Universal Robots ambassador in Finland
+358 44 590 3122
Collaborative robots were introduced in 2008 to the markets when Universal Robots unveiled their first robot, the legendary UR5, that was able to perform tasks without safety fencing next to an employee. Why was it so important to create such a robot which is fundamentally designed to work safely with and not something to separate from people? Customer behavior is the most fundamental thing that drove three university guys into designing something totally new to industry, e.g Tesla designed a totally new species of cars.
Change in buying behavior resulted in smaller batches and shorter lead times especially for the SME’s providing most of the commodities for any industrial or consumer products. The SME’s couldn’t afford to invest in heavy robotics solutions without huge risk involved, were labor intense and inflexible in many Western countries.
Cobots are an easy way to automate anything done by people and by hand. This allows people to have their focus on more productive tasks where a person is more productive making right decision compared to a robot. This might resolve the challenge of not being able employ or train enough people to meet the production targets in volume.
All robots, collaborative and industrial, still need to be taught how to do things and that is the reason cobots are a great choice for doing the tedious, uncomfortable and unergonomic tasks done by hand now. This will help the employers to have better working environment, happy employees as well having more business at their reach due to more cost-effective production and more capacity from the resources.
In some cases, the idea can become as a solution in less than two weeks.
There is no right and wrong way to solve safety as long the adequate safety measures are in place and the safety of the employee is taken into consideration when employing a cobot as your co-worker.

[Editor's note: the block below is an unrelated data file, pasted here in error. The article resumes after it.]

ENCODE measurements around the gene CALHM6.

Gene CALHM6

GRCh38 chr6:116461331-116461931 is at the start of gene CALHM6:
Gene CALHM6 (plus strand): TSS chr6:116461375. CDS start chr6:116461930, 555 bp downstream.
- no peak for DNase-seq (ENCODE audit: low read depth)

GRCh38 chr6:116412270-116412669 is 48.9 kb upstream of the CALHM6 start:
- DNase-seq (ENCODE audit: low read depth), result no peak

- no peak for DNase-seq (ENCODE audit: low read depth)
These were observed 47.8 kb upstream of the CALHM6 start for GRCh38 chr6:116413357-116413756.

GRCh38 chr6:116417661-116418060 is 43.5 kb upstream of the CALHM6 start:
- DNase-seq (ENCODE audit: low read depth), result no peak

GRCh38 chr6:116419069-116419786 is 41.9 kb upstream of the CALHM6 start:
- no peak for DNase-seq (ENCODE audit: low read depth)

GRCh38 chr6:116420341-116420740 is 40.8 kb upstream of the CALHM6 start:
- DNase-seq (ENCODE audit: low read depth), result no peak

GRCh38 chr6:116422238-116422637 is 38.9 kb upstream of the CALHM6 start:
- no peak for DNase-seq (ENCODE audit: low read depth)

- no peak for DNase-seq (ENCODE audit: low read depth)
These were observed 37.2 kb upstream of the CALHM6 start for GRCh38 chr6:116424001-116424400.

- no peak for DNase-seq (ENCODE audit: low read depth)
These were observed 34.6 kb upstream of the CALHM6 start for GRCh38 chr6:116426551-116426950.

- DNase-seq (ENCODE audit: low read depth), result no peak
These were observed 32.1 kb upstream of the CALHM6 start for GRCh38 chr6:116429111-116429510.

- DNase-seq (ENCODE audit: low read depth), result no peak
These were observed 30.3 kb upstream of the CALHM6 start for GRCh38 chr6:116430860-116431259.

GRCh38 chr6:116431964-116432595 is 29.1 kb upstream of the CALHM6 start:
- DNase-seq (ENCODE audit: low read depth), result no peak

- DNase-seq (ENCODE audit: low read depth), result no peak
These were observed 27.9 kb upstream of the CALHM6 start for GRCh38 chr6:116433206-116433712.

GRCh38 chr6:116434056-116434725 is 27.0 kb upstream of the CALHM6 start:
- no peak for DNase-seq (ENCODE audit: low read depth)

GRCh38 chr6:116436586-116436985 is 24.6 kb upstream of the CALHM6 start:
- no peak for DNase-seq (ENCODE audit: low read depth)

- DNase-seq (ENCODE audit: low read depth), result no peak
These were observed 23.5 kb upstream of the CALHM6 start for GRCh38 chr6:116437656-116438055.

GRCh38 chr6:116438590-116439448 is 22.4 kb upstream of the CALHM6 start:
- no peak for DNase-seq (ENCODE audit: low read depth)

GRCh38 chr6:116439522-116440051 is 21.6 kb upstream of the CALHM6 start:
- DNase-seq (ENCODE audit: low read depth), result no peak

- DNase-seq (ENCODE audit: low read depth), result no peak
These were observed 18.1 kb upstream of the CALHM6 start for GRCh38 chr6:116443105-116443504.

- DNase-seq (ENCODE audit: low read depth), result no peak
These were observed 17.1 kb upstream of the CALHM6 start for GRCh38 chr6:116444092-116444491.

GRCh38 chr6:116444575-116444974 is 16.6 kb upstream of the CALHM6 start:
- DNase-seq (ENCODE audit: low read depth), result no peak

The technology behind the collaborative robots differs per manufacturers:
- Some have the safety features built-in
- Some add safety equipment to a traditional industrial robot
The safety levels also differ from manufacturer to another and of course every company have their way of implementing safety to their production.
It is the employee who is going to program the robot, feed the material, make the decision for the cobots and in that sense taking care of the cobot co-worker. With the help of these skilled people the production runs as it should and is designed to do. The persons involved in the production should be empowered when designing a solid and safe working environment.
Flexibility is one key features in cobots for many companies, having the freedom to re-deploy the robot in several locations, even during the day, is something that is hard to do with industrial robots.
Cobots bring robots closer to people than ever before, they are easy to approach, I was in an event last week where a 7-year old robot enthusiast programmed a robot to do pick-and-place application in less than 15min. I would say that was pretty easy programming.
Today, cobots are only a small part of the robotics market but with a bright future ahead of them, the cobot sector is expected to grow in a constant pace and far faster than the industrial robots. Cobots are expected to reach up to 60% market growth per year according to International Federation of Robotics 2018.
From connected machines to human-machine interaction
Numbers of growth also mean that countries like Finland need to able to implement the technology more and more every year in order to tackle the technology gap. That can only happen if our educational programs and foundations are fit for the future talent needs. Industry 4.0 with it’s connected machine network is here already.
I’m personally already implementing Industry 5.0, the interaction between human and the machine. We can see the results of cobot forerunners in the recent media, e.g Agco Power at Nokia stating that they will employ cobots instead of robots at their new factory in the future. I’m looking forward to seeing how Industry 5.0 will evolve in Finland. The technology is already available but are we mature enough to accept it as a solution?